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Title: Surface Triangulation for CSG in Mercury

Visualization routines for rendering complicated geometries are very useful for engineers and scientists who are trying to build 3D prototypes of their designs. A common way to rapidly add interesting features to a 3D model is through the use of a concept called Constructive Solid Geometry. CSG uses compositions of the boolean set operations to manipulate basic geometric primitives to form more complicated objects. The most common boolean operations employed are union, intersection, and subtraction. Most computer-aided design software packages contain some sort of ability visualize CSG. The typical workflow for the user is as follows: The user specifies the individual primitive components, the user arbitrarily combines each of these primitives with boolean operations, the software generates a CSG tree structure which normally stores these solids implicitly with their defining equation, the tree is traversed and a general algorithm is applied to render the appropriate geometry onto the screen. Algorithms for visualizing CSG have been extensively developed for over a decade. Points sampled from the implicit solids are typically used as input by variations of algorithms like marching cubes and point-cloud surface reconstruction. Here, we explain a surface triangulation method from the graphics community that is being used for surfacemore » visualization in the framework of a Monte-Carlo neutron transport code called Mercury.« less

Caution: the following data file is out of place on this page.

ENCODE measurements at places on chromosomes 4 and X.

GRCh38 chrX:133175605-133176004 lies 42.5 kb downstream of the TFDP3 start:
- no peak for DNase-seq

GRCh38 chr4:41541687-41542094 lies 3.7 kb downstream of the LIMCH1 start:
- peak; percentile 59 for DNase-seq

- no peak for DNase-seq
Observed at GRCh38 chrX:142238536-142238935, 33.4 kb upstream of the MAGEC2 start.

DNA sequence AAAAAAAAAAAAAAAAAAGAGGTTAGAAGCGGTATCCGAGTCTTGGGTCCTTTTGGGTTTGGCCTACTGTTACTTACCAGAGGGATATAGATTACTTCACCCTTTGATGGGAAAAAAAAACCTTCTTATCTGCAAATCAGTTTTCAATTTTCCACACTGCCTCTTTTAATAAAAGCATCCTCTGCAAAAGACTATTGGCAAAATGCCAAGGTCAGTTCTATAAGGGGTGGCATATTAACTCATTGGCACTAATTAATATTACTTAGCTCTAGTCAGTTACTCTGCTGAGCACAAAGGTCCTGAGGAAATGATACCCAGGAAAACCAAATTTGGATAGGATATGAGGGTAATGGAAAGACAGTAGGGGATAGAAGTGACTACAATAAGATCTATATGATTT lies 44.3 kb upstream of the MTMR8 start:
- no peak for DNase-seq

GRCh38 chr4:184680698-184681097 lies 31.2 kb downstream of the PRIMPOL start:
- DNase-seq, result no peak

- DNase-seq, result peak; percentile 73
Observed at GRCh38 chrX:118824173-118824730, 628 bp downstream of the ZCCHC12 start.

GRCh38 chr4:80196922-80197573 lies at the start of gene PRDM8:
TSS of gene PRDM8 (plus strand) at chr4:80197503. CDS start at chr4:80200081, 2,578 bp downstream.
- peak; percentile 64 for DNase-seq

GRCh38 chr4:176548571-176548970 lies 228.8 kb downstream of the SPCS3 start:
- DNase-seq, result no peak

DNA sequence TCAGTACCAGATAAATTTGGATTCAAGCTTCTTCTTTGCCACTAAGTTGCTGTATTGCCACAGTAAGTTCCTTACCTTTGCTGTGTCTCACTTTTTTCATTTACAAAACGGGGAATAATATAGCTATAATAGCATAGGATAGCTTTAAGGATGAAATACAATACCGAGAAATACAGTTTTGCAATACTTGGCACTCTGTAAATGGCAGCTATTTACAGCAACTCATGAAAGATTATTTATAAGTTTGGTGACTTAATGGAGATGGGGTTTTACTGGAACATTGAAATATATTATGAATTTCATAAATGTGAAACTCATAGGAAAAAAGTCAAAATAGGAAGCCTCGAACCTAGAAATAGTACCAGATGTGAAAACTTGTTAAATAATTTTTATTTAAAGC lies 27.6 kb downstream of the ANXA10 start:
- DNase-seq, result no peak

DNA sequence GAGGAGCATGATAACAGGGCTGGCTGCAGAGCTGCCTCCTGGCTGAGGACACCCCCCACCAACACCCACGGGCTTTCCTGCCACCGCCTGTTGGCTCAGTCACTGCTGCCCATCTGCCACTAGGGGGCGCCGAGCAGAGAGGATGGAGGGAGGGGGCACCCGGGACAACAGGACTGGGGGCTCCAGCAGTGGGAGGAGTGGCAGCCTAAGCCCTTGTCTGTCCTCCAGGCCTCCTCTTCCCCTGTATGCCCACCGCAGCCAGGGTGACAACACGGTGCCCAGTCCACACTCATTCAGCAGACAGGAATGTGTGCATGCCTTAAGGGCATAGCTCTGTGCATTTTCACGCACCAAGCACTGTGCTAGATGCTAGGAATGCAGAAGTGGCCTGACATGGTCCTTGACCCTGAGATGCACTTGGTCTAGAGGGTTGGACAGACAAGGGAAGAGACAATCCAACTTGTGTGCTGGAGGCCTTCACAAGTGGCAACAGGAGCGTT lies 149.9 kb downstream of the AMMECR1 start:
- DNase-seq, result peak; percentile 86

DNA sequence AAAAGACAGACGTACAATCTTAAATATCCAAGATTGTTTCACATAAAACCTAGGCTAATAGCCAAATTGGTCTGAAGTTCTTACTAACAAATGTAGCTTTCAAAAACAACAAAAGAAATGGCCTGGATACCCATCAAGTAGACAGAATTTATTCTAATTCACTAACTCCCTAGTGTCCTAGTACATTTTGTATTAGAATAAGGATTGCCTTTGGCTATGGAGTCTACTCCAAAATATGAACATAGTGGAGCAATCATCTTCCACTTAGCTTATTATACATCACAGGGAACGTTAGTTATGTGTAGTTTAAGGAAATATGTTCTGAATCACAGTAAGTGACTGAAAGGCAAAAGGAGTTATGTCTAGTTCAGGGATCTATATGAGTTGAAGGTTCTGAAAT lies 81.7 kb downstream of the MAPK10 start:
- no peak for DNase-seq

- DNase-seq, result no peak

[1] ;  [2]
  1. Lawrence Livermore National Lab. (LLNL), Livermore, CA (United States); Georgia Inst. of Technology, Atlanta, GA (United States)
  2. Lawrence Livermore National Lab. (LLNL), Livermore, CA (United States)
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Resource Type:
Technical Report
Research Org:
Lawrence Livermore National Laboratory (LLNL), Livermore, CA
Sponsoring Org:
Country of Publication:
United States